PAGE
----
Activated protein C resistance: Clinical implications

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The discovery of inherited resistance to activated protein C (APC) as a major risk factor for venous thrombosis has dramatically improved our understanding of the pathogenesis of venous thrombosis. In a majority of cases, APC resistance is associated with a single point mutation in the factor V gene (FV) that results in substitution of arginine, R, at position 506 by glutamine, Q, (FV:Q 506). The mutation renders factor Va partially resistant to degradation by APC. A functional APC resistance test, which includes predilution of the patient plasma with factor V-deficient plasma, is found to be 100% sensitive and specific for the presence of FV:Q506 and is useful as a screening assay. Carriers of the FV:Q506 allele have increased thrombin generation, resulting in hpercoagulability and a lifelong increased risk of venous thrombosis. In Western countries, APC resistance due to the FV mutation is present in 20-60% of thrombosis patients and in 1-15% of healthy controls, whereas the mutation is virtually absent from ethnic groups other than Caucasians. This may explain the high incidence of venous thrombosis in Western countries. The thrombotic risk in APC-resistant individuals may be further increased by other genetic defects,e.g., protein C or protein S deficiency, and by exposure to circumstantial risk factors, e.g., oral contraceptives, pregnancy, immobilization, and surgery. The question is thus raised as to whether general screening for APC resistance before circumstantial risk factors occur is warranted in Western countries.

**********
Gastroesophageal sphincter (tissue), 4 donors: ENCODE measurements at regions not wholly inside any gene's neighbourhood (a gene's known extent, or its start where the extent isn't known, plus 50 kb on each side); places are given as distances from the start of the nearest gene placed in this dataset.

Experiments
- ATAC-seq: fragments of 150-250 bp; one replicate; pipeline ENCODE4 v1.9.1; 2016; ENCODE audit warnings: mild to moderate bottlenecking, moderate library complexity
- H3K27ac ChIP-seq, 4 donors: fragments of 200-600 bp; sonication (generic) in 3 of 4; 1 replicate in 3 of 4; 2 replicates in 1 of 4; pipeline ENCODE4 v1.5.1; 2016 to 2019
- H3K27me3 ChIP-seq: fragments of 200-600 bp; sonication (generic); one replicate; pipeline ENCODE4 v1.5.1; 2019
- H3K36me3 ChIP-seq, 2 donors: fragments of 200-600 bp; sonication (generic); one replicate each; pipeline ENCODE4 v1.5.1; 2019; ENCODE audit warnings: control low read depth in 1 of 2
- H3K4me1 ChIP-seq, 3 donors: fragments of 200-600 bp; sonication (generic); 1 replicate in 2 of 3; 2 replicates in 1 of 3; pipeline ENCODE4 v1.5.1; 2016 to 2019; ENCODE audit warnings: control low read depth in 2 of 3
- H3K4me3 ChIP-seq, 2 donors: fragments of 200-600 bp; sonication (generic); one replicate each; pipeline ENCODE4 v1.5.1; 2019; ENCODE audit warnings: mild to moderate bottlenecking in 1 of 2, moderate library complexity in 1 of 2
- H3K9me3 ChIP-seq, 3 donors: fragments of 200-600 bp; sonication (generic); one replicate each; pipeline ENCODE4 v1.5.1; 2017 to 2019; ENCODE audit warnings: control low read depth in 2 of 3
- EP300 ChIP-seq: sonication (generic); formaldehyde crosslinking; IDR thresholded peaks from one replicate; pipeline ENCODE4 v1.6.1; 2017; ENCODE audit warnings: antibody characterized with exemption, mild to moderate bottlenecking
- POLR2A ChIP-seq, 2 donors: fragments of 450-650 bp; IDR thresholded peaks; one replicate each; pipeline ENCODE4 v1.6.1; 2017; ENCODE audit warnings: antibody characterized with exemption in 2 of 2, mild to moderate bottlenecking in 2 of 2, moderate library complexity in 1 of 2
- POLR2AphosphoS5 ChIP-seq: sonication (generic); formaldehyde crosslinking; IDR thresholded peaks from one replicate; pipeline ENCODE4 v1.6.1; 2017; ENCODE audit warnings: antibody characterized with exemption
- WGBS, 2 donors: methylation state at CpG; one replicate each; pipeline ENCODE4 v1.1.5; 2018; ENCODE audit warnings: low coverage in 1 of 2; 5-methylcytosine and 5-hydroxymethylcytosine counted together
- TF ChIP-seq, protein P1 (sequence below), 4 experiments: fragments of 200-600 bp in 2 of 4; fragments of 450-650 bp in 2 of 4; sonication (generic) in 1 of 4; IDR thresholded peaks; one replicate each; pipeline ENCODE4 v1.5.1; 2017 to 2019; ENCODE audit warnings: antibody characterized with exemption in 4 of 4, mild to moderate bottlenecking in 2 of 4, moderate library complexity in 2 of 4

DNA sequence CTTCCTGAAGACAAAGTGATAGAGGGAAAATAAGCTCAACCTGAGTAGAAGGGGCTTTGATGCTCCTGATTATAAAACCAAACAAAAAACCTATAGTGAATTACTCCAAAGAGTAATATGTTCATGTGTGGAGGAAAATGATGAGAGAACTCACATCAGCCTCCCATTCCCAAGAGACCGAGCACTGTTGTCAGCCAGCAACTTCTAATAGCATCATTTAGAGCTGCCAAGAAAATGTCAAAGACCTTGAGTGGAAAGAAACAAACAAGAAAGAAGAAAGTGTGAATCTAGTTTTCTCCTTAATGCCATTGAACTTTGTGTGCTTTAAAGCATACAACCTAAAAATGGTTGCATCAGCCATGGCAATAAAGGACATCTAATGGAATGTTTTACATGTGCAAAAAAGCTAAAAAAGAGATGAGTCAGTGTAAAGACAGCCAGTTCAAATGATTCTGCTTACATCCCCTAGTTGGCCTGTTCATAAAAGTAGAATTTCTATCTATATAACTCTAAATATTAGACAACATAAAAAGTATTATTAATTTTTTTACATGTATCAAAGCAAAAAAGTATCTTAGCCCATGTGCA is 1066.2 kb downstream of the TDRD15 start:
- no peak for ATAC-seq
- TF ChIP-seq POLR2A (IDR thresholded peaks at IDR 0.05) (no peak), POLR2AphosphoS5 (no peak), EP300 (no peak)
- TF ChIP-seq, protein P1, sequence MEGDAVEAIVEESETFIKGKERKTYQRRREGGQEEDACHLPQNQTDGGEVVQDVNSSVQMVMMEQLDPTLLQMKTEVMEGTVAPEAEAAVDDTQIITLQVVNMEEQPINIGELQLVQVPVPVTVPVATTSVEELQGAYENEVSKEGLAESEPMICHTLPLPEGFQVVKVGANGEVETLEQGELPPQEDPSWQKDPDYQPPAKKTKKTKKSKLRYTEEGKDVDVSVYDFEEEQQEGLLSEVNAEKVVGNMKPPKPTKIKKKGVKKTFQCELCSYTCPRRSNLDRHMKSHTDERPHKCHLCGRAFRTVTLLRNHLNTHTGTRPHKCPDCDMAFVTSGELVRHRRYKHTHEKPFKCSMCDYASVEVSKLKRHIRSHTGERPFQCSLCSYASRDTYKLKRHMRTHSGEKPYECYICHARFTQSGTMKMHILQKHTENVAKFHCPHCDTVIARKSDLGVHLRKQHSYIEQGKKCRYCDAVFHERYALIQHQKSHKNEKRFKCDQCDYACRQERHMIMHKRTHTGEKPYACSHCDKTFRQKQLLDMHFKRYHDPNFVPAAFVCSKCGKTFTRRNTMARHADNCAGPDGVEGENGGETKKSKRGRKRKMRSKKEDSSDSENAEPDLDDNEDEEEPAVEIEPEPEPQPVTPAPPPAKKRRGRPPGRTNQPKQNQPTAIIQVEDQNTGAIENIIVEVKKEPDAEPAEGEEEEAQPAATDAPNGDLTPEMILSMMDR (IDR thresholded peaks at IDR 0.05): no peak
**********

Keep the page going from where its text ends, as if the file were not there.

Sidor (från-till)25-32
Antal sidor8
TidskriftClinical and Applied Thrombosis/Hemostasis
StatusPublished - 1997 jan.


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